FANGIRL FRIDAY: Seeing the Good in the Bad Batch

I’ve quite enjoyed the animated offerings from a galaxy far, far, away. That it expands on the live action universe I’ve grown up with, is a comfort, as the world awaits the upcoming series and movies in and around the Star Wars franchise. Today, I share my non-spoilery love about Star Wars: The Clone Wars spin-off series, Star Wars: The Bad Batch.

A show about a group of clone rejects, misfits, non-conformists who like to color outside the lines but get things done for the greater good, despite how others see and treat them? I’m in.

Clone Force 99, also known as the Bad Batch. Most of these clones have genetic mutations. Hunter has enhanced senses. Tech, with his heightened intelligence, is the groups IT department. Echo, who joined the squad more recently, doesn’t have genetic mutations but has augmented cybernetics from the result of experimentation while held captive. Crosshair’s sharp eyesight makes him an excellent sniper. Wrecker, and his amped up strength, lives up to his name as a wrecking machine. He loves hand to droid combat.

I was about to start the series, now seven episodes in, when I realized I needed to finish Clone Wars first. Despite the final season taunting me for a while on Disney+, I dragged my feet because I knew it would be the end of a series I’d grown to love. Naturally, by the time I finished the twelve episodes, it was bittersweet. I liked the storylines, but it left me wanting more. Good thing I already had this next series lined up that continued in the same story and timeline as Clone Wars. I still miss the characters from Clone Wars. I hope to see some character crossovers, where applicable, of course. Fans familiar with what happens in the original Star Wars trilogy already know the fate of several of the characters from the series. Still, it’s fun to explore the what-ifs.

Again, non-spoilery, so I’m going to wait at least until the first season has passed before going into more detail, but I already enjoy the character dynamics. It’s easy to laugh and yell along with this rowdy bunch. There are some interesting new characters we get to meet, as well. Interesting, not necessarily ones I’d like to hang out with. I’m sticking with Clone Force 99. The great writing makes you care about these guys.

If you haven’t binge watched these shows yet, I highly recommend them.

Stay creative, stay weird, be kind to yourself and others.

Until next time,

T out.

FANGIRL FRIDAY: Read All About It

Not to be confused with the show I watched as a kid, “Read All About It,” which, I believe they need to bring back beyond the world of YouTube. I’m not asking for a reboot. I want all the camp and outdated special effects of the original show. I know there are people out there who pine for the shows of yesteryear, fromage, and all.

Apologies for the brief nostalgic detour. Today’s post is about reading for more than just pleasure or edification. I learned of a new reading challenge that is right up my alley in the “two birds, one stone” department.

Over the last few months, I’ve been using the Reedsy blog and their YouTube channel as writing resources. A few days ago, I received an email announcing their inaugural reading challenge and had a look. Clearly, there are many parts of the Reedsy umbrella I have yet to discover.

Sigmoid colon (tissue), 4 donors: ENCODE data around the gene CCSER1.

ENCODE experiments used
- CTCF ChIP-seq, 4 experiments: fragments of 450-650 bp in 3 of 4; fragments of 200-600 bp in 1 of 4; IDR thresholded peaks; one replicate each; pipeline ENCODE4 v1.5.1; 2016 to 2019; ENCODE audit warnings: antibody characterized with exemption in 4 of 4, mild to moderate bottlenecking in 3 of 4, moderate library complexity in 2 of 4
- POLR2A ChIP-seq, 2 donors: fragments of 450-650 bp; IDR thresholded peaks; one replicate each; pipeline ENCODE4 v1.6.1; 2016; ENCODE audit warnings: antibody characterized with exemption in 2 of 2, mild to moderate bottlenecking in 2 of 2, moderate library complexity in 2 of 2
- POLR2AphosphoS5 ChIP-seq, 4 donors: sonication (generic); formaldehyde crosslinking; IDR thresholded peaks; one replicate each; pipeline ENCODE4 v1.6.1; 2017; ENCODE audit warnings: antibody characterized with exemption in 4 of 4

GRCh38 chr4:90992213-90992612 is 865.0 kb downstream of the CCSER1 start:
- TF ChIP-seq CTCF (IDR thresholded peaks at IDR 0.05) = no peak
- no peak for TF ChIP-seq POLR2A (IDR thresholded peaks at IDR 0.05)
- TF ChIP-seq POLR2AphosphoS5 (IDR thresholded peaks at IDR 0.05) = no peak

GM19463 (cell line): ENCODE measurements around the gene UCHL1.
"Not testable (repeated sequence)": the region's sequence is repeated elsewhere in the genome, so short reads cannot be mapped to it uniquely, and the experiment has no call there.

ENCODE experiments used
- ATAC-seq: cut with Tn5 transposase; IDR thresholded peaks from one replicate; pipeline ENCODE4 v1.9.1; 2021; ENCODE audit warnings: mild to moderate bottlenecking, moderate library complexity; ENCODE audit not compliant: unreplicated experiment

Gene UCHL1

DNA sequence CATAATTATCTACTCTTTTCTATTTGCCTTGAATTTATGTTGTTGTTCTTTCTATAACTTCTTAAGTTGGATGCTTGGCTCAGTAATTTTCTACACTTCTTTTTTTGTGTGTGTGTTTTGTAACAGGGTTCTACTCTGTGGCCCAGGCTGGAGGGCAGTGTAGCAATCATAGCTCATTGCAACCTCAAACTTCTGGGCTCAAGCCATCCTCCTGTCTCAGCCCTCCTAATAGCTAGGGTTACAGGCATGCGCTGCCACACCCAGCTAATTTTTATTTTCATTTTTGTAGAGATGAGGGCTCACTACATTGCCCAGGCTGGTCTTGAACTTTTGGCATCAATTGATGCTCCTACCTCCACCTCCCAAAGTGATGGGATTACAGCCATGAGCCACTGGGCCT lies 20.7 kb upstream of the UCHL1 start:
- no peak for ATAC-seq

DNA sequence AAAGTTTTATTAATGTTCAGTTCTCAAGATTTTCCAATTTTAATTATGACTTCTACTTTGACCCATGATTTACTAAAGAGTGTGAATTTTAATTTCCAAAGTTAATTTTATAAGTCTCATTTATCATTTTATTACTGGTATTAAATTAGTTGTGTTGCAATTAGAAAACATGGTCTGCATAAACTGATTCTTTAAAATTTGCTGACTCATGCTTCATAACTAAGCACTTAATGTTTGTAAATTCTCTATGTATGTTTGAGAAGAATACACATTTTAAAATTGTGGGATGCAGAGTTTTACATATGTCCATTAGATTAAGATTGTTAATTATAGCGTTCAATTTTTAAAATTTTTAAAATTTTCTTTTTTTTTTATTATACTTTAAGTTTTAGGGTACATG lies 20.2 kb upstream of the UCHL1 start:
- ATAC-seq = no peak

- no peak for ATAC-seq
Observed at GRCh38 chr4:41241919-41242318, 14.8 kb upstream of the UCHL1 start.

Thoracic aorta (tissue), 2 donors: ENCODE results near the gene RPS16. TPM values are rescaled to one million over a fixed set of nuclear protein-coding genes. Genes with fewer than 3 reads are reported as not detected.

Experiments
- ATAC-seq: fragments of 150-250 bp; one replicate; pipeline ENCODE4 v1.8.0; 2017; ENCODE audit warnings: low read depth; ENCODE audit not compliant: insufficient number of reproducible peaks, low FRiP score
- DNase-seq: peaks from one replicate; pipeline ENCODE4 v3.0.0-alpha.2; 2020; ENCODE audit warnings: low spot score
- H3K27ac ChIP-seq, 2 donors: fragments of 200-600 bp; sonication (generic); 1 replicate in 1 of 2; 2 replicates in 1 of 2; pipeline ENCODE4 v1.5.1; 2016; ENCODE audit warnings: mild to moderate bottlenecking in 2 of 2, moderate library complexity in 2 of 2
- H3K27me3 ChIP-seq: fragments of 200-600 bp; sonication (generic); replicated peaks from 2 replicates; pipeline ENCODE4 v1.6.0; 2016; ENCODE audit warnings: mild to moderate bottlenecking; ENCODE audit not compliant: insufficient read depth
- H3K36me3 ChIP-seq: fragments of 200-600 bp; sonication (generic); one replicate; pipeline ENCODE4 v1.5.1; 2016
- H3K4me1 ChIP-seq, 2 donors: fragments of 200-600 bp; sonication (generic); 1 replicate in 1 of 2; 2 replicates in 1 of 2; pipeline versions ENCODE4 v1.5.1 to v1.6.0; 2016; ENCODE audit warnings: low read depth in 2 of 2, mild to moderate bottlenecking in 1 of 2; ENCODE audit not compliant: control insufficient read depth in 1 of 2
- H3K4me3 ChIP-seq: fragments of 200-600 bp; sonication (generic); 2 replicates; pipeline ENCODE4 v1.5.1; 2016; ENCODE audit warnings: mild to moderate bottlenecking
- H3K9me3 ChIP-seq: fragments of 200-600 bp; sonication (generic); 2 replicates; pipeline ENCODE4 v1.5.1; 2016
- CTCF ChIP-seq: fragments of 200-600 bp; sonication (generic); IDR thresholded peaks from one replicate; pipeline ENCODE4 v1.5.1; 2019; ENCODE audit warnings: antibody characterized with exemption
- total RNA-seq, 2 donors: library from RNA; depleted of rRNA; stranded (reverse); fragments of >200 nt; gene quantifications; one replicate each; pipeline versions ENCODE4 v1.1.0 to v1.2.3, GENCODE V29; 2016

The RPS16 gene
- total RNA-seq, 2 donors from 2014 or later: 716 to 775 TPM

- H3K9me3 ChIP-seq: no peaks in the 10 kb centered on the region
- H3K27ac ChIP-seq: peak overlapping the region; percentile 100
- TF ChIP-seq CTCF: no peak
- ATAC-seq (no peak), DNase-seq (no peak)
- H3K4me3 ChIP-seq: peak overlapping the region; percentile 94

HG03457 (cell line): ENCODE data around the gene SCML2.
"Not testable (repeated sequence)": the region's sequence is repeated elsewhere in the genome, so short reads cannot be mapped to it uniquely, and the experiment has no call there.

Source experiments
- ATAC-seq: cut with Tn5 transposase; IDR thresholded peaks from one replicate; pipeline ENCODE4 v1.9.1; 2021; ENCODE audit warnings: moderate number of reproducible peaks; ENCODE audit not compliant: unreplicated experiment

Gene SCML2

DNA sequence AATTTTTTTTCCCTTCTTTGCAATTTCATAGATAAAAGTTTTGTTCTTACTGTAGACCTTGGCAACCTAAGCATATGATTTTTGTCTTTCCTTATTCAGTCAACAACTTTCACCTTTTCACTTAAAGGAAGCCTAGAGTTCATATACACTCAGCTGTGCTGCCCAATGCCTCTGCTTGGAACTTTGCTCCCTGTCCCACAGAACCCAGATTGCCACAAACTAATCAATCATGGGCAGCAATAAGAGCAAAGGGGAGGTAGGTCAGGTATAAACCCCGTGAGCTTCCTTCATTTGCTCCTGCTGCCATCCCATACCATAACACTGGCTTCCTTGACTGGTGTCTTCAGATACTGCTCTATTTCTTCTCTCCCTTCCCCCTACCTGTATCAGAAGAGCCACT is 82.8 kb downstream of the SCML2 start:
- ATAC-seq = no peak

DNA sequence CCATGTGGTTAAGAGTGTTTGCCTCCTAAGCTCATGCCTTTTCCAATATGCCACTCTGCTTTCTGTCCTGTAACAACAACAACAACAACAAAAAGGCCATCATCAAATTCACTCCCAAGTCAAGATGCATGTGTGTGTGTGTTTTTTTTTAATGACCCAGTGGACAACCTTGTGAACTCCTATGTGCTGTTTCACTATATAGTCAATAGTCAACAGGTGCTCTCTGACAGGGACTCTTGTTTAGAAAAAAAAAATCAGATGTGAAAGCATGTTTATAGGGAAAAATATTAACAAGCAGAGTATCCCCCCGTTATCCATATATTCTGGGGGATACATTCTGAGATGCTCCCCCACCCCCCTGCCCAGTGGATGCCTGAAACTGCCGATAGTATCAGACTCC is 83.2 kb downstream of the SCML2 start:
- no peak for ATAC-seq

Speaking of, they host the reading challenge on the aptly named Reedsy Discovery platform. Since I’m already doing a reading challenge, I could have shrugged this one off, but it intrigued me to learn that they’re working together with Room to Read, a non-profit organization aimed at helping children in need develop literary skills through structured reading habits.

I rated the books I’ve read, so far, in the Goodreads challenge, but I’d put off the actual reviews and said I’d get around to them when my schedule let up. With this challenge, however, for every review I post on Discovery during the month of June, Reedsy will donate $5 to the charity, up to $10K USD. The email didn’t specify if that’s for the entire challenge or per person, but since I don’t think I could review close to 2000 books this month (unless I somehow go through every book I’ve ever read in my life!?) it’s probably the overall cap.

Considering how many people are already part of the Reedsy community, somehow, I already know that we can reach the $10K goal. I think it’s a great way to read up a storm for my benefit, while helping other people, too.

If you haven’t started a reading challenge yet, or even if you just read for fun, consider posting your reviews to help this charity. I’ll do more research into the Discovery platform and will share what I’ve learned about it in an upcoming post. Until then, I’m going to continue reading, with the extra motivation being my participation in contributing to a worthy cause.

Stay creative, stay weird, be kind to yourself and others.

Until next time,

T out.

FRIDAY FX: BETA Look it Over

A beta reader can help you polish your manuscript and get you that much closer to seeing your brain child on a bookshelf. It’s great to have multiple beta readers because reading, as an art form, is subjective, and you’d want to cover all your bases to spot and correct every typo and wonky phrase.